The human body doesn’t consist of just one part. It has many parts. If the foot suddenly said, “Because I’m not a hand, I’m not part of the body anymore.” That wouldn’t change a thing. The foot would still be part of the body. If the ear spoke up and said, “Because I’m not an eye, I’m not part of this body,” it would still go on being part of the body. If the whole body were one giant eyeball, how would it hear anything? If the whole body was just a big ear, how would it smell? 

God, in His wisdom, designed each part of the body for a purpose and put each part in its proper place. If the body was made up of just one part, it wouldn’t be a body. The eye can’t say to the hand, “I don’t need you!” Neither can the head say to the feet, “I’ll get along just fine without you!” Quite the opposite. It seems the most important body parts are also the most vulnerable and the parts which we think of as being less respectable, we take great care to clothe with respect. What’s more, the more respectable members of our body go about naked. God designed the body this way so it can take care of itself. The strong parts protect the weak parts and the respectable parts cover the not so respectable parts. This brings harmony to the human body and each part cares for the other. If one part suffers, every part suffers. If one part is honored, the whole body rejoices.

The church is the body of Christ and each person is one of the parts. Though we have many different gifts and purposes, we are all united by our love for Christ and our love for one another.

The Apostle Paul had a gift for the use of parable. His letters, written in the 1st century, to newly formed Christian churches, contain some of the most vivid illustrations in the entire Christian tradition. The fruits of the spirit, the armor of God, running to win the prize… these are all metaphors that shape our thinking to this day. Perhaps Paul’s most memorable parable is “the body of Christ.” It’s a startling image when you think about it. Paul is rejecting the notion that unity is found in uniformity. Writing to a church torn apart by divisions, he is reminding them that it is their diversity which makes them strong. We often lose sight of this when we prize certain kinds of talent over others and make vices of the weaknesses that are not our own. No single one of us can be Christ in the world by ourselves. It is only when each part works together that He is made present.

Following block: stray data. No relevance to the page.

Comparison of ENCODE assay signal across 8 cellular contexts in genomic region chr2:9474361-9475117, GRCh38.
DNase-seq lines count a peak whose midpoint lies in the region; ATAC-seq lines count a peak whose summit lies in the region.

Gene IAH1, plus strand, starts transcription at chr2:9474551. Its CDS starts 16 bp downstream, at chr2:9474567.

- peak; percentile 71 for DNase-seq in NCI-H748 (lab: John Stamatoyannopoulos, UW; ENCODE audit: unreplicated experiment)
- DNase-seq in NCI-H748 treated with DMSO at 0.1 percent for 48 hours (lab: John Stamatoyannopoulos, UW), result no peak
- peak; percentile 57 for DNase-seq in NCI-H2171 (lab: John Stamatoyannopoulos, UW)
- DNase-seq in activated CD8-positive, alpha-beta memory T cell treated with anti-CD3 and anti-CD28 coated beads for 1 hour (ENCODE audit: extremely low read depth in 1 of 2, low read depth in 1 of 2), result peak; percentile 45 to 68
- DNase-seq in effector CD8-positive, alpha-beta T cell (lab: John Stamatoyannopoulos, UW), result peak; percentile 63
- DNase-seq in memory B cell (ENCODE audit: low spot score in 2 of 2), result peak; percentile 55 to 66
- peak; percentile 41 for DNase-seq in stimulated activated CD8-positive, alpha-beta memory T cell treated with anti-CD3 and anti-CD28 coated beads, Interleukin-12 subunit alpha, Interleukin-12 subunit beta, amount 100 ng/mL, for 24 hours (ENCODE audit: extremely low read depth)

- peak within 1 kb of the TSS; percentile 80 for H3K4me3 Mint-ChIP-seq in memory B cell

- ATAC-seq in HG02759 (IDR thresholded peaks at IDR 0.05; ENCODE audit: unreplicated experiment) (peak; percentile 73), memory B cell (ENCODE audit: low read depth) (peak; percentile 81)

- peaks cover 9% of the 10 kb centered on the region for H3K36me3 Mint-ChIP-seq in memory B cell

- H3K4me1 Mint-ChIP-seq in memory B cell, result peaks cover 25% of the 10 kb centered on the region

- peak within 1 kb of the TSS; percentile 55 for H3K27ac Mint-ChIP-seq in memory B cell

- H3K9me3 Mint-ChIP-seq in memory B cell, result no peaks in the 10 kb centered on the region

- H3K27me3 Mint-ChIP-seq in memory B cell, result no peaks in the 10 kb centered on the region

Whoever has ears to hear, let them hear…

2 thoughts on “The Body

  1. Most of my relatives are plagued with diabetes, their bodies are not healthy. Some have had to have amputations, toes here, a foot there – in order to save the rest. The church is not a healthy body, there are times it’s heads (of which there are more than it really needs) opts to rid itself of various other parts because they’ve outlived their usefulness, and there are other parts that are unhealthy that it refuses to rid itself of because it’s too important – like the deacon that abuses his wife, his importance overrides his disqualification for his ministry. It’s hard to buy the idea that we’re all needed and we all belong when you know that half the time, all the church wants is for you to be a warm body that sits in the pews or little more than a name on the rolls.

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    1. Thank you for your perspective. Far too many churches match your description of an unhealthy body. Even those of us who are a part of healthy churches fail at times to live up to this ideal. Yet here it is, ever before us. I’m going to think about your challenge. Who are we tempted to discard and who do we fail to include? How are we holding the powerful accountable and how are we lifting up the weak?

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